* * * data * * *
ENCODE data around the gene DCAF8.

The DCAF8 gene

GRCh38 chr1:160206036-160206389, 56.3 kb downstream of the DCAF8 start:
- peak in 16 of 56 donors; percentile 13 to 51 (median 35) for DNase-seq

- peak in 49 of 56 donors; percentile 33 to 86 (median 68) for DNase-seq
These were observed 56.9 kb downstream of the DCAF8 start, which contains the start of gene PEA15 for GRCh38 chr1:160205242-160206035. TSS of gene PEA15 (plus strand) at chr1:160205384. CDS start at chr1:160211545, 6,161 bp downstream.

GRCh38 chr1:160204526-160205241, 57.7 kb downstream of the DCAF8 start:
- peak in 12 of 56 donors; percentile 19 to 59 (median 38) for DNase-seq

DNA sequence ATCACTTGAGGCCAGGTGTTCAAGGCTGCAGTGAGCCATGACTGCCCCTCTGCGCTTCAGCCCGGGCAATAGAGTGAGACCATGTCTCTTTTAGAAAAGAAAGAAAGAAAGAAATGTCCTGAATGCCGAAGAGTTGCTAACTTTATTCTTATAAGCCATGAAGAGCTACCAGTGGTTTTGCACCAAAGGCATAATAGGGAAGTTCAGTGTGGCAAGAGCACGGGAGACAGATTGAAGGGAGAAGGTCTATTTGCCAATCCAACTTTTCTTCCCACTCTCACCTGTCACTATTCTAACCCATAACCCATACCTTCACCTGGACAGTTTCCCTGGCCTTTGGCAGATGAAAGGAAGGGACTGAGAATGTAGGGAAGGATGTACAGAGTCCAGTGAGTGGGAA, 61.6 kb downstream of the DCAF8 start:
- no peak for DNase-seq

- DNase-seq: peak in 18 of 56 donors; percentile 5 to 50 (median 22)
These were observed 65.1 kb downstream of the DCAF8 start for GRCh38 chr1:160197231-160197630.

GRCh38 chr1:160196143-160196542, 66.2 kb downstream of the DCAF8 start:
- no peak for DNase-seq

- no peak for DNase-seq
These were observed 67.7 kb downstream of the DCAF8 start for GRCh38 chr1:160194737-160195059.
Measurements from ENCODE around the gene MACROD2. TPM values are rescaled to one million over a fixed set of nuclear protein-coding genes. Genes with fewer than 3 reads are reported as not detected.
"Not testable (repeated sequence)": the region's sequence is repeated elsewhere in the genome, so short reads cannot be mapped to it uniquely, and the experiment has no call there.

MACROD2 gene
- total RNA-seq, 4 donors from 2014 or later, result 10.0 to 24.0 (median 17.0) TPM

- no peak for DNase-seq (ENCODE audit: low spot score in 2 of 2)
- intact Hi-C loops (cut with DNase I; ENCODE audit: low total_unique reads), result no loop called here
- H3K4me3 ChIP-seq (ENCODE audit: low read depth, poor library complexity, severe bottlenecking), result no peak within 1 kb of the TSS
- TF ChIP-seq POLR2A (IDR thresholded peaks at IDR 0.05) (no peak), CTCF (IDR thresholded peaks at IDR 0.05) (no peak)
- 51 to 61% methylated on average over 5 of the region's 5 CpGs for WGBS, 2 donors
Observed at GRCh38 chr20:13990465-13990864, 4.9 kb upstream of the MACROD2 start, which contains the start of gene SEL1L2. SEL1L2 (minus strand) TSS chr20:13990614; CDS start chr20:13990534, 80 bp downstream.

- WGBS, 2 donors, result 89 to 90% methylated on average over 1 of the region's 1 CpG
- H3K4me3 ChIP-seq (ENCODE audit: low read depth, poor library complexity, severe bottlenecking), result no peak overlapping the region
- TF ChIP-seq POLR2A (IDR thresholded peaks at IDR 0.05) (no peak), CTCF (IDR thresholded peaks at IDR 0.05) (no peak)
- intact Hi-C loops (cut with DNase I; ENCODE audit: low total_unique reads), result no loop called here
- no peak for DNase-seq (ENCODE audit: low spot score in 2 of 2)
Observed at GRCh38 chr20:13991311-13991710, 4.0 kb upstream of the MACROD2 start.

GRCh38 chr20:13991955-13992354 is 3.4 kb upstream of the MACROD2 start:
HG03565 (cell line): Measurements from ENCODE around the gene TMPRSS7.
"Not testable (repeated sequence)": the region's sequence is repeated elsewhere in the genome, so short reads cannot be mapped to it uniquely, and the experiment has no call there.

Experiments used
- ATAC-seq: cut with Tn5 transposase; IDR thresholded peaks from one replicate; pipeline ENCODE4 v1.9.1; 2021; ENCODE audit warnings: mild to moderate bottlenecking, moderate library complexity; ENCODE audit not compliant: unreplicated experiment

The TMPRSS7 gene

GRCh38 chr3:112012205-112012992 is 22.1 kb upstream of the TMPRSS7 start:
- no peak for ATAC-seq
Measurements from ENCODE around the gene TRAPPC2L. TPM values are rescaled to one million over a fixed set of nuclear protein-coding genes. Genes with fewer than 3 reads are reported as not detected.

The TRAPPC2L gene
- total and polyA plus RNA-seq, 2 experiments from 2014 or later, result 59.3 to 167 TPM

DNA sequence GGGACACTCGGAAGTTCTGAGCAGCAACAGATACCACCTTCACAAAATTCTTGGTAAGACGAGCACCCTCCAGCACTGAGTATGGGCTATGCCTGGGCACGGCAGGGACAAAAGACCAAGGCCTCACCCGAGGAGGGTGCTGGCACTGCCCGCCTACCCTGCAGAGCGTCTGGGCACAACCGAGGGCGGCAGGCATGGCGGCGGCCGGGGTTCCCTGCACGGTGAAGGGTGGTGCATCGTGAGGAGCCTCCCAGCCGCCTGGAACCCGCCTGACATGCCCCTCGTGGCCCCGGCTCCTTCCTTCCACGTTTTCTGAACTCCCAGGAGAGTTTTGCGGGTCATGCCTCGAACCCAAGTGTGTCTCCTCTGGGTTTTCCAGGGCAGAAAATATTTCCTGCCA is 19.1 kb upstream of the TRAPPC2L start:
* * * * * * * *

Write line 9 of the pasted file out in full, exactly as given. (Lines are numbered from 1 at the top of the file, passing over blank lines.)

DNA sequence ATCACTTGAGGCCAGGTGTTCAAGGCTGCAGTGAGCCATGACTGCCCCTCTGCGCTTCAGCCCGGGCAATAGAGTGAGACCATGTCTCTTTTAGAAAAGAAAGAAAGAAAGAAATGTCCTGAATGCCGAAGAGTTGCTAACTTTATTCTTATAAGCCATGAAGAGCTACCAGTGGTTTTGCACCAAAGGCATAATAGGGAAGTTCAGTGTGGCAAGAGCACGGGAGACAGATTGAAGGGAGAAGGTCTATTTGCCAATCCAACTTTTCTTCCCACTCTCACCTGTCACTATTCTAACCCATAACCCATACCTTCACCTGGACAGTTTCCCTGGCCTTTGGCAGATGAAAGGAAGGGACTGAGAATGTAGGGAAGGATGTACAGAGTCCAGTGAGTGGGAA, 61.6 kb downstream of the DCAF8 start: